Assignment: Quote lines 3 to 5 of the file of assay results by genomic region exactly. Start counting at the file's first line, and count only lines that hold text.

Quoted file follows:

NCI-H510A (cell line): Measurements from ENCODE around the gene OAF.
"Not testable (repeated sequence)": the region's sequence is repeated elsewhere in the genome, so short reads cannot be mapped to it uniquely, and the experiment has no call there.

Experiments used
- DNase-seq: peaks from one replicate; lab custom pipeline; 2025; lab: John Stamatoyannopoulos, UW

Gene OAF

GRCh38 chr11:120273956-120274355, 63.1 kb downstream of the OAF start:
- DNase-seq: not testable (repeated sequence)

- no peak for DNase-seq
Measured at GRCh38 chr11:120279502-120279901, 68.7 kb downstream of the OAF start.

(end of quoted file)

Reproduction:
Experiments used
- DNase-seq: peaks from one replicate; lab custom pipeline; 2025; lab: John Stamatoyannopoulos, UW

Gene OAF